Today, Comcast filed comments in the FCC’s proceeding to restore, protect, and maintain a free and open Internet. As noted in our filing, we are, and will remain, committed to the core tenets of a free and open Internet, regardless of the outcome of the FCC proceeding, or any future legal or political developments.
We’ve repeatedly pledged from the highest levels of our company — from Comcast Corporation Chairman and CEO Brian Roberts, Comcast Cable President and CEO David Watson, and from me – that we do not and will not block, slow down, or discriminate against lawful content. And that we believe in full transparency; customers will always know what our policies are.
Our comments today reinforce our consistent and longstanding support of open Internet protections. In view of this consistent track record, it’s time for the naysayers to stop ignoring our – and other ISPs’ – commitment to net neutrality. This proceeding is simply not putting net neutrality at risk, no matter how many words are written attempting to misinterpret the intention and purpose of the NPRM.
It is also important to note that the Internet was working very well before the Wheeler FCC shifted course and adopted Title II utility regulation from the 1930s. As FCC Chairman Pai said in May, "The Internet wasn’t broken in 2015. We were not living in a digital dystopia." The Internet was thriving. The charts below show just some of the miraculous growth of the Internet from 2005 to 2015. Internet connections grew by over 600%; annual investment grew by $14 billion; online video subscribers went from just about zero to almost 90 million. Startup Internet companies grew into some of the largest companies not just in the U.S., but also in the entire world. As shown in the bar chart below, companies went from $381 billion in value to over $1.7 trillion in value. All without Title II.
The current Title II regulations do not promote the continuing unfettered growth of the Internet ecosystem. As I have said before, an open Internet does not need – and is in fact thwarted by – the classification of broadband Internet access service as a utility under Title II of the Communications Act of 1934. Such regulation is entirely unnecessary, outdated, and imposes substantial costs that undermine investment and innovation and undercut efforts to bridge the digital divide and deploy broadband to all Americans.
Studies conducted by economists have confirmed the harms to investment. One recent study found that "capital expenditure from the nation’s twelve largest Internet service providers has fallen by $3.6 billion, a 5.6% decline relative to 2014 levels." A CTIA study found that capital expenditures declined for wireless providers by 17.4% from 2015-2016. A study by Dr. George S. Ford found that the threat of Title II regulation between 2011 and 2015 reduced broadband investment by about 20% to 30%, or about $30 to $40 billion annually. That reduction amounts to "about $150-$200 billion over the five-year period," or the equivalent of losing an entire year’s worth of investment.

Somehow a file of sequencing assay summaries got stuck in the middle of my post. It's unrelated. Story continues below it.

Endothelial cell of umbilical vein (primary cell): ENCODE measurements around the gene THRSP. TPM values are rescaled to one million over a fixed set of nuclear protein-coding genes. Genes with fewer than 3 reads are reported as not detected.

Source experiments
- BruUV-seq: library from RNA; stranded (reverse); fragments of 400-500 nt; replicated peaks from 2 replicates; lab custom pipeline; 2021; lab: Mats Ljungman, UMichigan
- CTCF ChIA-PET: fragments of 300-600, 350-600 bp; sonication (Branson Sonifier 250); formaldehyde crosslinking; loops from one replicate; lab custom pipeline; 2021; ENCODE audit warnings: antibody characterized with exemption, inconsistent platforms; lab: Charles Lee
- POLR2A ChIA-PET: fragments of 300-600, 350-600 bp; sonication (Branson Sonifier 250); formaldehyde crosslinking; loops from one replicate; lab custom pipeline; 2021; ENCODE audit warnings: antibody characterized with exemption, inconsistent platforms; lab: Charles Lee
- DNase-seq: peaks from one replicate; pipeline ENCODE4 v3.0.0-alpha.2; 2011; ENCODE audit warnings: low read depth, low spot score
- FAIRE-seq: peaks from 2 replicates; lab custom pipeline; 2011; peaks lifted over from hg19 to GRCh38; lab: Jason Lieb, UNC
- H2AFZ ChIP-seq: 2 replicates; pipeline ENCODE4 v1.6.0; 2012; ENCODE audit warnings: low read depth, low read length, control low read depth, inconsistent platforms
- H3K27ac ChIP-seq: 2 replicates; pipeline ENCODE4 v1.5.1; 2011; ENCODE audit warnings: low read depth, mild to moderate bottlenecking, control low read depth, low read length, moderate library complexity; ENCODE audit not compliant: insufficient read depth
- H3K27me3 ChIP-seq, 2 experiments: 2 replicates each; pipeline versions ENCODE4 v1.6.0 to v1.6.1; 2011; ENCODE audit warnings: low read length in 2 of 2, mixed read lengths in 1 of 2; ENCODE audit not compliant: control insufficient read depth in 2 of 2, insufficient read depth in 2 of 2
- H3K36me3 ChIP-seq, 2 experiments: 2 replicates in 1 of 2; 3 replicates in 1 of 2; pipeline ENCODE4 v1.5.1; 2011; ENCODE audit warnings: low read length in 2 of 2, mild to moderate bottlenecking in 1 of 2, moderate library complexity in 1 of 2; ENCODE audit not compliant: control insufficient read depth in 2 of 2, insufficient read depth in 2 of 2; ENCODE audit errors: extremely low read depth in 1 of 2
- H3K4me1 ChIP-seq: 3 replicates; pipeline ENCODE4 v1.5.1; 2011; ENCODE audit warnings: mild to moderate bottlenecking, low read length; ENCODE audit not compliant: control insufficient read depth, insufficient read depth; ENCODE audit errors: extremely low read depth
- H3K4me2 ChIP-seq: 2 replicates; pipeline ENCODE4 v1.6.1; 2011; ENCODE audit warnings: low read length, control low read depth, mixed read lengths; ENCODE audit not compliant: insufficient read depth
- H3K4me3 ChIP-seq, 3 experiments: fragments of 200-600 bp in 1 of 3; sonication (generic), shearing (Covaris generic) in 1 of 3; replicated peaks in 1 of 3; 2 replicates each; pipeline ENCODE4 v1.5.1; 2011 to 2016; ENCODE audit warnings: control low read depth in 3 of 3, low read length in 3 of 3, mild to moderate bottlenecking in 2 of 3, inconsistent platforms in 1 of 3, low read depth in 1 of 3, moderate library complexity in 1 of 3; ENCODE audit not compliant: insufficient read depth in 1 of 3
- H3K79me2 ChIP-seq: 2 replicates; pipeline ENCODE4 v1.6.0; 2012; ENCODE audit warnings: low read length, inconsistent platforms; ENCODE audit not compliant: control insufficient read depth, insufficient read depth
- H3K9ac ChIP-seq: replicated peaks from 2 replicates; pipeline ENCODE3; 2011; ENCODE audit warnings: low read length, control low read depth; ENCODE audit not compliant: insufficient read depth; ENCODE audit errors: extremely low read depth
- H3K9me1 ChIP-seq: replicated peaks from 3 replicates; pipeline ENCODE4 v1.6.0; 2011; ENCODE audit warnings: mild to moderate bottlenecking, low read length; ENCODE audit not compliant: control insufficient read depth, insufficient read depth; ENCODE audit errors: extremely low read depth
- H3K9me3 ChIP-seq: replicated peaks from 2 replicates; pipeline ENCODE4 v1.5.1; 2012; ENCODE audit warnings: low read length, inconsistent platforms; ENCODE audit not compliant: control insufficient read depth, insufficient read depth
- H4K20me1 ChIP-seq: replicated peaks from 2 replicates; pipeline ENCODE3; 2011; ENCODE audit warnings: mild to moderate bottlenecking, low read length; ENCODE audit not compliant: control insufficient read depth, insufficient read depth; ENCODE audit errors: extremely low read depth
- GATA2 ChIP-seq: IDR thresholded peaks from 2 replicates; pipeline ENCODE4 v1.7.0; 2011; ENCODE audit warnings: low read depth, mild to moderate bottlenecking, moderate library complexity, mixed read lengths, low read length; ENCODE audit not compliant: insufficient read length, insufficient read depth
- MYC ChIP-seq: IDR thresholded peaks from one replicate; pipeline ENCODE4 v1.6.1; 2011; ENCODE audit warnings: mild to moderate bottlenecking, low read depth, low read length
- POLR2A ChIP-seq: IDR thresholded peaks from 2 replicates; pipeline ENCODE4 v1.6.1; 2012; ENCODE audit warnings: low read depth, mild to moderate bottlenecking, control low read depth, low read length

At Comcast, based on public numbers, making an assessment based on capital intensity as opposed to actual capital spend, the leveling off and reduction in capital intensity at Comcast since broadband was reclassified under Title II suggests our capital spend will decline over $2.5 billion over a three-year period compared to what it would have been otherwise.
Groups that claim that broadband investment hasn’t been affected by Title II aren’t living in the real world.
And it isn’t just investment that has been negatively impacted. Consumers are directly affected because this regulatory environment holds back marketplace innovations – even innovative services that don’t go over the Internet. For example, Comcast’s Stream TV, an in-home, IP-based cable service, which is delivered exclusively over our cable systems and which doesn’t even touch the Internet, was held up from a broad consumer rollout because of the uncertainty of an FCC investigation lasting 18 months.
Dr. Christian Dippon, in his latest paper on the effects of Title II regulation (which is included in our filing), hits the nail on the head: "The economic evidence clearly demonstrates that Title II causes more harm to the public interest than any good that might come from using this regulatory framework." He finds that Title II "was designed to remedy an entirely different problem than the one it is purportedly being used to address today." He explains why ignoring this fundamental misfit "has simple, predictable, and especially negative implications for U.S. consumers." Relying in parts on the existing literature, Dr. Dippon finds a $35 billion investment loss per year reasonable and calculates that the U.S. economy has lost approximately 700,000 jobs since the FCC applied utility-style regulation to broadband Internet access service providers. Dr. Dippon highlights that Title II, coupled with the General Conduct Standard, "establishes a regulatory environment that is completely open-ended and unknowable even in principle." Importantly, he concludes that "the FCC can achieve its goals for an open Internet without importing the archaic principles and onerous restrictions embedded in Title II that stifle investment and innovation and cause job losses."